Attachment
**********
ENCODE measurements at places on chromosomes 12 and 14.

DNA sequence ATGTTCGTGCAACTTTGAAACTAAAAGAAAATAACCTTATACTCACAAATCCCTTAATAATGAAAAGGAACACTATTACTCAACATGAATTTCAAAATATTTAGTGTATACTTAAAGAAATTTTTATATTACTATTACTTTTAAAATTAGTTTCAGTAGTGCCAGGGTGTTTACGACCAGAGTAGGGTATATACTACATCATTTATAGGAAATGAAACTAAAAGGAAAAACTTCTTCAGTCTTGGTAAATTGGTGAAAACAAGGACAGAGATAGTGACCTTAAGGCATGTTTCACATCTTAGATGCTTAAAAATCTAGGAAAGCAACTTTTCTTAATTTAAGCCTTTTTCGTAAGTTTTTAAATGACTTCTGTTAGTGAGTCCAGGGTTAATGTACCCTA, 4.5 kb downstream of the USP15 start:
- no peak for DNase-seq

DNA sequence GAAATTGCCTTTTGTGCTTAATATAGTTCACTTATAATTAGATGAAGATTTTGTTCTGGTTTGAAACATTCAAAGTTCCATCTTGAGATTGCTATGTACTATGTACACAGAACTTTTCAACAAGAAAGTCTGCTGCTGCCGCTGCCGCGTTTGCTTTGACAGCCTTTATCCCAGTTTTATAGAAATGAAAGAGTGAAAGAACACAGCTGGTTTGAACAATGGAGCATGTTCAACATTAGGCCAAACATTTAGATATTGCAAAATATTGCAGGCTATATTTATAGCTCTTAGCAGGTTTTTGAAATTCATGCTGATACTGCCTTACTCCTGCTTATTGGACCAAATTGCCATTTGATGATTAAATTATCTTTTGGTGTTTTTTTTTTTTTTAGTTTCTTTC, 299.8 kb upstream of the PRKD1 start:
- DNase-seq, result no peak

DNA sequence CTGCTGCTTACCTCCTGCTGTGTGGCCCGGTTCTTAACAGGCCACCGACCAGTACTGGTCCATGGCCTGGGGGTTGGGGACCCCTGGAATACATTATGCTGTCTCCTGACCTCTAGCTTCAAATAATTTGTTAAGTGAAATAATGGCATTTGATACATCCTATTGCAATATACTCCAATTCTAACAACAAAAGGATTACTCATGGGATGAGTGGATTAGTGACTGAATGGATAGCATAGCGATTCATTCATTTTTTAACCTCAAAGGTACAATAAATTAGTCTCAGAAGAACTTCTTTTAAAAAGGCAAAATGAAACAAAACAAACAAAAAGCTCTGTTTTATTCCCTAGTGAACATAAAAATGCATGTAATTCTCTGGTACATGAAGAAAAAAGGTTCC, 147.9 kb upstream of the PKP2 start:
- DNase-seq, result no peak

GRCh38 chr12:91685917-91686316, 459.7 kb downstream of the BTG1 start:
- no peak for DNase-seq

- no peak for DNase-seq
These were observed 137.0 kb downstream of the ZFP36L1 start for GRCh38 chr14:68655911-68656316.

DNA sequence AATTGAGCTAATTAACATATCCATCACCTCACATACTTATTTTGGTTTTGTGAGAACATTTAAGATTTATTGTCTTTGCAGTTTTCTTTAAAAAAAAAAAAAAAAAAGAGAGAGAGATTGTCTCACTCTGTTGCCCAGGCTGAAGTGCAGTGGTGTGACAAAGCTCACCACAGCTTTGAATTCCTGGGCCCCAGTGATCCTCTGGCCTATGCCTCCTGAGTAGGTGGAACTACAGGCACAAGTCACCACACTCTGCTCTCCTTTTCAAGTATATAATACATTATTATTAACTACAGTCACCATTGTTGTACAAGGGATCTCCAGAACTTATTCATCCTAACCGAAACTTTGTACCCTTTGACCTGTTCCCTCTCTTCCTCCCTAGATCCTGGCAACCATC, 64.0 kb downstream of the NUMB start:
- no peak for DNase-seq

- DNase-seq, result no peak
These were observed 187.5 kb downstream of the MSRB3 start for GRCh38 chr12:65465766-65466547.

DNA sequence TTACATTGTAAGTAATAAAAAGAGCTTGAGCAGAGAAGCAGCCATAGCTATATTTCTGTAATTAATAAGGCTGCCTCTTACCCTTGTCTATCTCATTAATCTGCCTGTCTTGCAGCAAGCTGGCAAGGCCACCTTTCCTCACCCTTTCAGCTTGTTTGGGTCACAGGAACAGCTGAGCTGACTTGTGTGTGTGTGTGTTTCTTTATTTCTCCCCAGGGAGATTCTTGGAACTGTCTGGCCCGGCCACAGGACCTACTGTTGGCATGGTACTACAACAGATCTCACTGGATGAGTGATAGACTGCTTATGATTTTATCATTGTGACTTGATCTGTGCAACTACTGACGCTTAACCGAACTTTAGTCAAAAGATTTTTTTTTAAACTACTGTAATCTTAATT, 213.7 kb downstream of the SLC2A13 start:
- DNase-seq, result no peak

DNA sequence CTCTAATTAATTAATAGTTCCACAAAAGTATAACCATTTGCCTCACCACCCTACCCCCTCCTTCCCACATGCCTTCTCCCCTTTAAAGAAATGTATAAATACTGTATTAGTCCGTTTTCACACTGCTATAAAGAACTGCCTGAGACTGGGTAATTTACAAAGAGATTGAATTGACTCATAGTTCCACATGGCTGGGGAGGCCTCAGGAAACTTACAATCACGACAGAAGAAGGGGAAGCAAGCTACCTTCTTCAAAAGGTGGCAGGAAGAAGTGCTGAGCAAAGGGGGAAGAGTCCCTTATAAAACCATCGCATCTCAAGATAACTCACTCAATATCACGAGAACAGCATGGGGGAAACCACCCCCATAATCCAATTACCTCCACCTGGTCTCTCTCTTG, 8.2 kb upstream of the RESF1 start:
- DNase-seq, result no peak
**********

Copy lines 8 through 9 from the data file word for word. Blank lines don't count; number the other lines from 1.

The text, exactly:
GRCh38 chr12:91685917-91686316, 459.7 kb downstream of the BTG1 start:
- no peak for DNase-seq